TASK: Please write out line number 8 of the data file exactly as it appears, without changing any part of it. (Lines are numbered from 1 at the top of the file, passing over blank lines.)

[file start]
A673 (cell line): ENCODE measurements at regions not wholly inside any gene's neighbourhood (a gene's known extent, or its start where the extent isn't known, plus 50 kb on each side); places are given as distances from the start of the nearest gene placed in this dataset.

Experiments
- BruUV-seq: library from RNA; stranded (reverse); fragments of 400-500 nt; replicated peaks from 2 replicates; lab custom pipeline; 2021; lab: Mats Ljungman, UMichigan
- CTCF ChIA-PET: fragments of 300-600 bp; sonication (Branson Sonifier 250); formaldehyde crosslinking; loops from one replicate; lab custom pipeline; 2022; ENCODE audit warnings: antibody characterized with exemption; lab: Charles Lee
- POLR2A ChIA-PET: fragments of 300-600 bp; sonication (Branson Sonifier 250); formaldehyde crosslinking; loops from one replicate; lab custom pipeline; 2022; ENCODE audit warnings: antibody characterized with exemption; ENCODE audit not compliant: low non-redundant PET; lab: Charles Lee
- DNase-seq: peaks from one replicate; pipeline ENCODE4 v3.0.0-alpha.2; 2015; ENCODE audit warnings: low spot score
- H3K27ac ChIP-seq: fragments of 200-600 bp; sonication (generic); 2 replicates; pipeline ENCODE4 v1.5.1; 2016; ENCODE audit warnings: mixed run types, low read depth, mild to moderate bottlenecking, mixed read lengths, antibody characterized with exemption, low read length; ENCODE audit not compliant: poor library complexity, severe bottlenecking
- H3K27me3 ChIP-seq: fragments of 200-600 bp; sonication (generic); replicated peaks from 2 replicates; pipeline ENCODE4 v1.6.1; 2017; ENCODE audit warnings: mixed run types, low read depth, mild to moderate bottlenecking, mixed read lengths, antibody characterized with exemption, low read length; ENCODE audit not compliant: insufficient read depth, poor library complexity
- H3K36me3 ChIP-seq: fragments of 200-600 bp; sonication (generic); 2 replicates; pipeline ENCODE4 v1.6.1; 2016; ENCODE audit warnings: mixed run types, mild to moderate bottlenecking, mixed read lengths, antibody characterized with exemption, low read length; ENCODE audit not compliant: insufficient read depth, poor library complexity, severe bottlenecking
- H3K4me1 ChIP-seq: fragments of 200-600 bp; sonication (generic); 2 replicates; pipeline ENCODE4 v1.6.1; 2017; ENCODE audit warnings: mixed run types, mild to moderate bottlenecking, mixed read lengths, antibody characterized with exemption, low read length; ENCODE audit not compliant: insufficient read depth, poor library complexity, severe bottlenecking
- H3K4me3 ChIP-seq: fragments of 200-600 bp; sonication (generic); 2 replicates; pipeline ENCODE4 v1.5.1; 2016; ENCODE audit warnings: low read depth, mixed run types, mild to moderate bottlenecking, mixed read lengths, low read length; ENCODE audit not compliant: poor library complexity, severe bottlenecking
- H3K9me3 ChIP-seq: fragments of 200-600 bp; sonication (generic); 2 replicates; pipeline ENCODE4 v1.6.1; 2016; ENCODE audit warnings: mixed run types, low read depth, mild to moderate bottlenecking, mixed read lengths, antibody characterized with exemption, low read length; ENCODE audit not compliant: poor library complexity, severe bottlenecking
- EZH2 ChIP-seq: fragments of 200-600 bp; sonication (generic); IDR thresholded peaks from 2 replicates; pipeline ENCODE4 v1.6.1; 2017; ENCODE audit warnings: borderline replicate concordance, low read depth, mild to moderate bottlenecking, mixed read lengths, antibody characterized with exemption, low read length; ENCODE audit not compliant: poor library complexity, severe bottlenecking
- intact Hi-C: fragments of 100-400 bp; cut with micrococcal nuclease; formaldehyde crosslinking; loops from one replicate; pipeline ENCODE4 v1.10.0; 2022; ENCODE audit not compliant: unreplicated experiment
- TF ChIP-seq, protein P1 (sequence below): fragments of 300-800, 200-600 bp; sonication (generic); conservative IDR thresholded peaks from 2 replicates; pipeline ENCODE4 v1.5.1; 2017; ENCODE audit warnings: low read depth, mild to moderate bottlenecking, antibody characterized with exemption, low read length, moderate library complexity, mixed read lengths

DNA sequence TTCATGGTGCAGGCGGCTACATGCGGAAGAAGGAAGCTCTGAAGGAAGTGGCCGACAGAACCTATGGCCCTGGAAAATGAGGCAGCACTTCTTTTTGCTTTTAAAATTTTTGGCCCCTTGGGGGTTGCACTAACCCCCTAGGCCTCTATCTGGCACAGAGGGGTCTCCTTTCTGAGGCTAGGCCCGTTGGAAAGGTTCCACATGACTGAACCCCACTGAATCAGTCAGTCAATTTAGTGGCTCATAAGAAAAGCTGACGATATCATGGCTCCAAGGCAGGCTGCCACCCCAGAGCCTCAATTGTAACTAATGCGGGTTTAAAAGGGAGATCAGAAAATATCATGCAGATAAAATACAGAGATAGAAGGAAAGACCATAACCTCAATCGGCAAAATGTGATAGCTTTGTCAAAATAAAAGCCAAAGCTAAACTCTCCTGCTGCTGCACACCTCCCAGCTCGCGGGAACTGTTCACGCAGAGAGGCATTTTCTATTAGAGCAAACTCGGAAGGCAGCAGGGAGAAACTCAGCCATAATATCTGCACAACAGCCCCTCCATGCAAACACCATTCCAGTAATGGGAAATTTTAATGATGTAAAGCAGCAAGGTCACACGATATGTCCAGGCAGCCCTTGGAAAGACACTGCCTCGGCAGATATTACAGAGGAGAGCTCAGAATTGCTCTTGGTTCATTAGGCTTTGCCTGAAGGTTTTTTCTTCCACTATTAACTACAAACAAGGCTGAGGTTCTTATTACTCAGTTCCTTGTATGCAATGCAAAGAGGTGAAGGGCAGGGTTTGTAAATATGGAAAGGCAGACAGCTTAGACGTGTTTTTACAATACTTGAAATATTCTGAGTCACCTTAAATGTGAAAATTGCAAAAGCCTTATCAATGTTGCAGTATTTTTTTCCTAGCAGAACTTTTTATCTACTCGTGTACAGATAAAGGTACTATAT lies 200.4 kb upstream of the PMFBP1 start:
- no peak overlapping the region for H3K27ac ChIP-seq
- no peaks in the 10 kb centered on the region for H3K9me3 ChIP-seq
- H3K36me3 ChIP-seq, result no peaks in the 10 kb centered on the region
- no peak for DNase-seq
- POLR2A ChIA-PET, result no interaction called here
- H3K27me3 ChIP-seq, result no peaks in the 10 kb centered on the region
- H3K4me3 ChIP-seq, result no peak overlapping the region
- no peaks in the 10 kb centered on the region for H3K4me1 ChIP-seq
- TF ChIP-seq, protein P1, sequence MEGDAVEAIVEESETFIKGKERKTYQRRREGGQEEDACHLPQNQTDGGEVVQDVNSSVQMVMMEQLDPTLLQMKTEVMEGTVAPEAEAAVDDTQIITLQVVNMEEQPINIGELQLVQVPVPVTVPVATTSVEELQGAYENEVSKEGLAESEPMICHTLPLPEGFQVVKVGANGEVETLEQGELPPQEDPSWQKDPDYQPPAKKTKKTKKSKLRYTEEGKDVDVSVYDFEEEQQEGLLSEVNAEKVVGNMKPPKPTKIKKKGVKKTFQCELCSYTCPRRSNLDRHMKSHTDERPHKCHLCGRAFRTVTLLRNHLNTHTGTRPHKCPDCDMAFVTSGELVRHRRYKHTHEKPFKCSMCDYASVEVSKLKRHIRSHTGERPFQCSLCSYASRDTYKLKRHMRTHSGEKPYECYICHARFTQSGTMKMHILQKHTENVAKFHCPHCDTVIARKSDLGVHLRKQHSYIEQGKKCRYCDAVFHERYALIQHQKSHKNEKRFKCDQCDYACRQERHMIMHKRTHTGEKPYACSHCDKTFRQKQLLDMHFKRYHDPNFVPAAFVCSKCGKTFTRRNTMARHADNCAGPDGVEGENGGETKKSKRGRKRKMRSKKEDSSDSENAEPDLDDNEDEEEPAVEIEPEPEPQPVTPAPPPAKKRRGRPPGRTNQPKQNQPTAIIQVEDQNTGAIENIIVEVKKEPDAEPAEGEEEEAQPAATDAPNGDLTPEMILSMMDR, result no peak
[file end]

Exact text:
- H3K27me3 ChIP-seq: fragments of 200-600 bp; sonication (generic); replicated peaks from 2 replicates; pipeline ENCODE4 v1.6.1; 2017; ENCODE audit warnings: mixed run types, low read depth, mild to moderate bottlenecking, mixed read lengths, antibody characterized with exemption, low read length; ENCODE audit not compliant: insufficient read depth, poor library complexity